If you have committed a minor traffic offence, like cycling on the pavement or failing to stop at a red light (i.e. contravening a traffic signal), the police have the power to issue you with a one-off fine called a Fixed Penalty Notice (FPN).
A FPN offers you the opportunity to discharge any liability to conviction by payment of a fixed sum of money. In other words, if you pay the fine you will not be prosecuted. As there is no prosecution or conviction, you will not get a criminal record. Some forces offer training courses in place of a fine. If you take the course the fine will be cancelled. Some forces will cancel fines that have been issued for failing to have adequate lighting if you present a receipt for a set of lights at a police station.
If you are issued with a FPN it should clarify which offence you are accused of having committed and in what manner.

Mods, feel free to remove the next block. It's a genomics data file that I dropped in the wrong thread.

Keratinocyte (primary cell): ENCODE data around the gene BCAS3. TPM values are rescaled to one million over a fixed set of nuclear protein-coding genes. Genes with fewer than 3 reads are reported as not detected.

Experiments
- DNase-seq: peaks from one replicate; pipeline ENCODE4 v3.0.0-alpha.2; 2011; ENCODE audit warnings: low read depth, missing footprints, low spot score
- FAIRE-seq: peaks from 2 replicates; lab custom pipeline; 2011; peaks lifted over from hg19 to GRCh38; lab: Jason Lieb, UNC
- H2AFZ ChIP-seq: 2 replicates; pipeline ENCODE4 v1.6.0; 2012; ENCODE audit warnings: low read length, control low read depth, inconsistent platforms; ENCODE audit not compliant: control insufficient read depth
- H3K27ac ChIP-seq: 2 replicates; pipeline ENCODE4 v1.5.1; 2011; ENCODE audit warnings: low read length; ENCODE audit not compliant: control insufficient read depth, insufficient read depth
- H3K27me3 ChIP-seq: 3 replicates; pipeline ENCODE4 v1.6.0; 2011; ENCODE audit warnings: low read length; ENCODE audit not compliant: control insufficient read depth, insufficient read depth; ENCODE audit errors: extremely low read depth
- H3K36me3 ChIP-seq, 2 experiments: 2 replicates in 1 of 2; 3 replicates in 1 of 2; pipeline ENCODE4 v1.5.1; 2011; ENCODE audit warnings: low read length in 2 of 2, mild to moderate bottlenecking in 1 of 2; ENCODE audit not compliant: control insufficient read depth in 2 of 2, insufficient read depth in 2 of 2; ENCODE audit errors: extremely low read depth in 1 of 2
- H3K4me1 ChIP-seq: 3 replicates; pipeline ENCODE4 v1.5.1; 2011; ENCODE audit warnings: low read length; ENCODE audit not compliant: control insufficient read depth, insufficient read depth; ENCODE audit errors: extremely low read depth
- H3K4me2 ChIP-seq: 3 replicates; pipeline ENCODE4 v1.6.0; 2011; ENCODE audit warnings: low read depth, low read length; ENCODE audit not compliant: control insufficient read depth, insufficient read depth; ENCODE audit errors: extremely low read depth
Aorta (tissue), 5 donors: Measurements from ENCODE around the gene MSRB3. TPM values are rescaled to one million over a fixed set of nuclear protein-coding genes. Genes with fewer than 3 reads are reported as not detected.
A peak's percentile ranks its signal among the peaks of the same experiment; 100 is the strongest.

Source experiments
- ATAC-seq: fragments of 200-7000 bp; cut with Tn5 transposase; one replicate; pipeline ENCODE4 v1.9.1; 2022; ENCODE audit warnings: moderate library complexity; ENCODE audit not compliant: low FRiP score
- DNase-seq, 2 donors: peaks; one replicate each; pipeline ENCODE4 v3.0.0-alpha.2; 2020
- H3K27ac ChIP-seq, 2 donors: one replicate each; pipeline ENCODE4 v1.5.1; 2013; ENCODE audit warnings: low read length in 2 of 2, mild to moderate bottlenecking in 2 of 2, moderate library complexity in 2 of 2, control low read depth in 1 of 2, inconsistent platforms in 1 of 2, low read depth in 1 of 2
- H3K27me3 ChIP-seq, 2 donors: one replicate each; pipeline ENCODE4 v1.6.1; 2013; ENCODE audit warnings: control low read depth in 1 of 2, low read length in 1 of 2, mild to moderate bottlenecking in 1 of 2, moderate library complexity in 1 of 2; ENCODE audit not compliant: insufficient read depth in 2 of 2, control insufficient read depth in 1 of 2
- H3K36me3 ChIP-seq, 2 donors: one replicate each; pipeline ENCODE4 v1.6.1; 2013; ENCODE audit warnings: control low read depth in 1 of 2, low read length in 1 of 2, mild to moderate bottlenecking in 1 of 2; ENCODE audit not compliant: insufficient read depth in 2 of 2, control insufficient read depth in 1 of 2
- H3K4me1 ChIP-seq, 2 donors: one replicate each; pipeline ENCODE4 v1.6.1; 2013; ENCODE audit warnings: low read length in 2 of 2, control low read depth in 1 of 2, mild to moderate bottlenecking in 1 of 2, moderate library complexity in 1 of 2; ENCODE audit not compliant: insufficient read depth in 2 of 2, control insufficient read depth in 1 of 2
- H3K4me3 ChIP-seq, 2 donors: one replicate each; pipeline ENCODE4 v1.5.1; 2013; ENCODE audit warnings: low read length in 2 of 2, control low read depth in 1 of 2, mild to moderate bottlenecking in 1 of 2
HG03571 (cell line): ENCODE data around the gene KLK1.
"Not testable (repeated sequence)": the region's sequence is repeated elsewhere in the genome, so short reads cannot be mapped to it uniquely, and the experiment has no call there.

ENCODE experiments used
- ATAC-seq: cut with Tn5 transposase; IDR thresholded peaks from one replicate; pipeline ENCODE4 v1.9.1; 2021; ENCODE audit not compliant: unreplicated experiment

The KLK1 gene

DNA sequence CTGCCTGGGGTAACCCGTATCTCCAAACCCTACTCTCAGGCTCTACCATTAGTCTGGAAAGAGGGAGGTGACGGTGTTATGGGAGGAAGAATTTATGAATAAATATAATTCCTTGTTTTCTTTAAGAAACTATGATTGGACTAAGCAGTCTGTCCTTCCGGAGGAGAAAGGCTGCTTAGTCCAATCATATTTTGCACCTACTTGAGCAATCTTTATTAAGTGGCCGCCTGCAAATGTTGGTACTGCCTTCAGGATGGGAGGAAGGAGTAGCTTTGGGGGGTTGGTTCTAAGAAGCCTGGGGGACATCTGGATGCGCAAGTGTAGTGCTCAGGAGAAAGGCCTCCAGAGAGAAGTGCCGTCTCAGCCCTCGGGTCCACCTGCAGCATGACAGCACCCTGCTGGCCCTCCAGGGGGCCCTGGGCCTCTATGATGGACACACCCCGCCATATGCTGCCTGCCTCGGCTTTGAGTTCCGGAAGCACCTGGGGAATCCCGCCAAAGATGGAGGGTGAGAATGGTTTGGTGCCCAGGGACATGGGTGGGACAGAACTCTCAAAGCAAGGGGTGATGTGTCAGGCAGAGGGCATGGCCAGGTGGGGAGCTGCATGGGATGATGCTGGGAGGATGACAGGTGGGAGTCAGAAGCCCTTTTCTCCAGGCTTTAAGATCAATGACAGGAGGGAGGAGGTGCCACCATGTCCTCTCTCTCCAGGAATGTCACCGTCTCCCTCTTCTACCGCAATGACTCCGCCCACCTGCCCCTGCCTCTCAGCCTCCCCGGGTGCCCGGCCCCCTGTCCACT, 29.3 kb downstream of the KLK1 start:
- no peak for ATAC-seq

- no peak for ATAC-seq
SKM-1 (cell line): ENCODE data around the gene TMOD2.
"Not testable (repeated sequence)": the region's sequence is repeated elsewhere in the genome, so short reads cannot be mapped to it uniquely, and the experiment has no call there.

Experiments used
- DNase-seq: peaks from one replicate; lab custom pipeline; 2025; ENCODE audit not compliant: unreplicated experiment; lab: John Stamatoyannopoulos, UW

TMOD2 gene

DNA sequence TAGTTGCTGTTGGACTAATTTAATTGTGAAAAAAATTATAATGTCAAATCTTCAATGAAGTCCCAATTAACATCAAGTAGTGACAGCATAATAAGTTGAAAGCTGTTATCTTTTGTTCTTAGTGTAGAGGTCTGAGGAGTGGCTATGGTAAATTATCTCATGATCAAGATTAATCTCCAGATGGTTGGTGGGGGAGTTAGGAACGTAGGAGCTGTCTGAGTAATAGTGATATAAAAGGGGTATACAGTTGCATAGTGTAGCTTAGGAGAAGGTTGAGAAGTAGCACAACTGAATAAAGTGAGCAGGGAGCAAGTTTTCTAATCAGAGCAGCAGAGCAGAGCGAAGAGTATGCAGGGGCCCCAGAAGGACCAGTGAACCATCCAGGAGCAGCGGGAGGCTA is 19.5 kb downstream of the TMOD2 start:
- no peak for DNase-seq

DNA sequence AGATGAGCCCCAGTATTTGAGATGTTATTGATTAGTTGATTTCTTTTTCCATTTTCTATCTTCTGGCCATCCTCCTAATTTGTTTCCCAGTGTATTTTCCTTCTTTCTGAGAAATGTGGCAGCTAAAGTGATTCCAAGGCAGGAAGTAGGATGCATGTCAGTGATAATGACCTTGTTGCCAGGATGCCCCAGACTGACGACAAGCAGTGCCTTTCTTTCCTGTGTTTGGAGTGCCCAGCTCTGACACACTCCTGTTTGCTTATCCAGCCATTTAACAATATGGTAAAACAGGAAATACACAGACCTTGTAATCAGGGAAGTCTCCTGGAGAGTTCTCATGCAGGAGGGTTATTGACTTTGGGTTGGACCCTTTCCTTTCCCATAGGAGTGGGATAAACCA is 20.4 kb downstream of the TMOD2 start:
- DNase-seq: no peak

The fixed penalty for minor cycling related traffic offences will not normally exceed £50.
Until 2013, the FPN for cycling offences was £30 but was raised to £50 in line with a general increase in the value of all FPNs.
A failure to pay a FPN may lead to a higher fine or prosecution for the underlying offence.
If you feel that a penalty notice is unjust you can choose not to pay the fine and contest your case in court. If you go down this route, you must request a hearing within the time frame given on the FPN. Generally you will have 28 days to give notification that you are contesting the penalty. However, you may face a significantly higher penalty if you are found guilty of the offence.
You should contact your local police force to find out who you should notify that you want to contest the FPN. This is normally a central ticket office or traffic processing office.
The Police do not have the power to make you pay the fine on the spot but you must pay it within the time frame given on the FPN. Generally, recipients have 28 days to settle the penalty.
The FPN should also give you details of the person to whom payment may be made.